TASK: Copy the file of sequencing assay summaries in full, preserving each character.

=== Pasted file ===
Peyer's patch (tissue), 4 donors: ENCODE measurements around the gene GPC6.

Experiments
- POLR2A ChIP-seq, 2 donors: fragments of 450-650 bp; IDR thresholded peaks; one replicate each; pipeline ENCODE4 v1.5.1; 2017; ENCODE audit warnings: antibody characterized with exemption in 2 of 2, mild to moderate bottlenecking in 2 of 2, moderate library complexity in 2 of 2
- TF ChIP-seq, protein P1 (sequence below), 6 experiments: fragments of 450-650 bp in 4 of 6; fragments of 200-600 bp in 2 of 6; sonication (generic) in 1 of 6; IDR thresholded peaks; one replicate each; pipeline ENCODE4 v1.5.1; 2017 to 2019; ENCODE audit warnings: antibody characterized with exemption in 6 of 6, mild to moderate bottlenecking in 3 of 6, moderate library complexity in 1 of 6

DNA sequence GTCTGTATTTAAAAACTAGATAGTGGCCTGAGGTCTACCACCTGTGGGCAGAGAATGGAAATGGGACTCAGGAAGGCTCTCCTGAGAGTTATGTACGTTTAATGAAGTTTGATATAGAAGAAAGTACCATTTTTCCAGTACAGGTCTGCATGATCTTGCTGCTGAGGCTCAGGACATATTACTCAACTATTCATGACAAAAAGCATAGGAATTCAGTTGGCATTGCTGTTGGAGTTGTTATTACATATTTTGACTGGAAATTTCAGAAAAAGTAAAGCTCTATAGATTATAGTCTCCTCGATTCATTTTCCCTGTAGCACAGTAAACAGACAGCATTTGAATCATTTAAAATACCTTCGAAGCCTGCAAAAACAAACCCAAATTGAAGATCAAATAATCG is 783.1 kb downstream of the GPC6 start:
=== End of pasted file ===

Peyer's patch (tissue), 4 donors: ENCODE measurements around the gene GPC6.

Experiments
- POLR2A ChIP-seq, 2 donors: fragments of 450-650 bp; IDR thresholded peaks; one replicate each; pipeline ENCODE4 v1.5.1; 2017; ENCODE audit warnings: antibody characterized with exemption in 2 of 2, mild to moderate bottlenecking in 2 of 2, moderate library complexity in 2 of 2
- TF ChIP-seq, protein P1 (sequence below), 6 experiments: fragments of 450-650 bp in 4 of 6; fragments of 200-600 bp in 2 of 6; sonication (generic) in 1 of 6; IDR thresholded peaks; one replicate each; pipeline ENCODE4 v1.5.1; 2017 to 2019; ENCODE audit warnings: antibody characterized with exemption in 6 of 6, mild to moderate bottlenecking in 3 of 6, moderate library complexity in 1 of 6

DNA sequence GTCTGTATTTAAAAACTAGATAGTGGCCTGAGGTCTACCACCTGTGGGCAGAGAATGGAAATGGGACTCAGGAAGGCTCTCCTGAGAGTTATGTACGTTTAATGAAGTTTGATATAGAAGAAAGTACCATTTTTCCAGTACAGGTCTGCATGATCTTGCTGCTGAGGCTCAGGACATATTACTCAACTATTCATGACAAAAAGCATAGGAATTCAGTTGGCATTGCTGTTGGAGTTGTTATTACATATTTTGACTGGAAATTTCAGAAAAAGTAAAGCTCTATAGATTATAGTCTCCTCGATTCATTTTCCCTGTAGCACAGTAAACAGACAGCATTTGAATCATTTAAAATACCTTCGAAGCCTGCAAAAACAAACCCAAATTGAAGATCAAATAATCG is 783.1 kb downstream of the GPC6 start: